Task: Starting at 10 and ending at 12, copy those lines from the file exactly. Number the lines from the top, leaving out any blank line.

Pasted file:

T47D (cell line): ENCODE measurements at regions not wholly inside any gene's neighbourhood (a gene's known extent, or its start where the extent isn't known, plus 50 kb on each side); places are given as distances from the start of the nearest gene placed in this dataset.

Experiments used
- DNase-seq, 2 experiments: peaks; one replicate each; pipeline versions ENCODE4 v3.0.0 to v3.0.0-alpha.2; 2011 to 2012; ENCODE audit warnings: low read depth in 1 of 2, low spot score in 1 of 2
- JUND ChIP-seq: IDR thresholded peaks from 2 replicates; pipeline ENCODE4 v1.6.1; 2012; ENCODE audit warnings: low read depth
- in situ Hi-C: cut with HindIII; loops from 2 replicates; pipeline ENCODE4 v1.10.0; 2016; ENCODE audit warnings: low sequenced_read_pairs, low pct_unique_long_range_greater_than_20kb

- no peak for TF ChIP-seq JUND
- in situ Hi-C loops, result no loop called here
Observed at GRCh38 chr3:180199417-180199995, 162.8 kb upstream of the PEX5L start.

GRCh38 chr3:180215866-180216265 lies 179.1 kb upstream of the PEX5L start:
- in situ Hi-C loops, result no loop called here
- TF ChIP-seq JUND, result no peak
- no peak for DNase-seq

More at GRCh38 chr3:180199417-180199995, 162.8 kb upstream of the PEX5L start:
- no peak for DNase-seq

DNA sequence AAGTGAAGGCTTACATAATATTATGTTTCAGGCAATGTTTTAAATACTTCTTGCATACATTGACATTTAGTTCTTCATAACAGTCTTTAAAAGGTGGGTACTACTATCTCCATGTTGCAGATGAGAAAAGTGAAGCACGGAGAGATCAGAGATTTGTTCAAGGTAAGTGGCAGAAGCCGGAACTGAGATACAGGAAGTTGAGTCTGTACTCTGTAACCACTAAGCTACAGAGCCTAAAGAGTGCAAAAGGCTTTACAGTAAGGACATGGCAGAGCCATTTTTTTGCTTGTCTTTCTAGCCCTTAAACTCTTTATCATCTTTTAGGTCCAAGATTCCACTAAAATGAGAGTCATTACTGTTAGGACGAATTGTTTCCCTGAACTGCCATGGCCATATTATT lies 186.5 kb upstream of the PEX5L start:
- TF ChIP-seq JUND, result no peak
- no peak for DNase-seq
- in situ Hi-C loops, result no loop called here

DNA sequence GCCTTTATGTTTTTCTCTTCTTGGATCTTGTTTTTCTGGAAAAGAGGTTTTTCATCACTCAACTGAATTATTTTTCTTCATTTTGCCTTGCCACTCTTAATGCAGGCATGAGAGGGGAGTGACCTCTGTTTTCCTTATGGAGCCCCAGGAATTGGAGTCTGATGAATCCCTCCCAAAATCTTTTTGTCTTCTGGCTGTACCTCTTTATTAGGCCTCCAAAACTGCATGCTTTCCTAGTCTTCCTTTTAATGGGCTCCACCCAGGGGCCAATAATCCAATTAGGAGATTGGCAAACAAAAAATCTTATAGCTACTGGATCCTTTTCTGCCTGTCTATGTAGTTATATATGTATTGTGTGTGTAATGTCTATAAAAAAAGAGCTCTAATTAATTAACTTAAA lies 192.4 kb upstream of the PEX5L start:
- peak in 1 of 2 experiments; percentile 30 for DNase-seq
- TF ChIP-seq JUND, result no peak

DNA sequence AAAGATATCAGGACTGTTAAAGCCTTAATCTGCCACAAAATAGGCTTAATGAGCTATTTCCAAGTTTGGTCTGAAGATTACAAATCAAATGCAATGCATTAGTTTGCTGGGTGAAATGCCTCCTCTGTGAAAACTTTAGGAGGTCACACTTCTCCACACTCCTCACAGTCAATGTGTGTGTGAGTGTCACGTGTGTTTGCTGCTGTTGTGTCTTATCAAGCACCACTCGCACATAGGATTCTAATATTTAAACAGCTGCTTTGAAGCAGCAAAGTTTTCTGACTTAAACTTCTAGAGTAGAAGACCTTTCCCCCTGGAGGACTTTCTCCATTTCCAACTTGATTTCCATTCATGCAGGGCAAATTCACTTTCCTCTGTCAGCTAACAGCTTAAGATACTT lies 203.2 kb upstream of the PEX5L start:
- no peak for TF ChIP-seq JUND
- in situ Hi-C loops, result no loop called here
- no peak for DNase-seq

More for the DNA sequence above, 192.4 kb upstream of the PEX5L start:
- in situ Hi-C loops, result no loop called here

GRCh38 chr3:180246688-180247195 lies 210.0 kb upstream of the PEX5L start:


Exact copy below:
- in situ Hi-C loops, result no loop called here
- TF ChIP-seq JUND, result no peak
- no peak for DNase-seq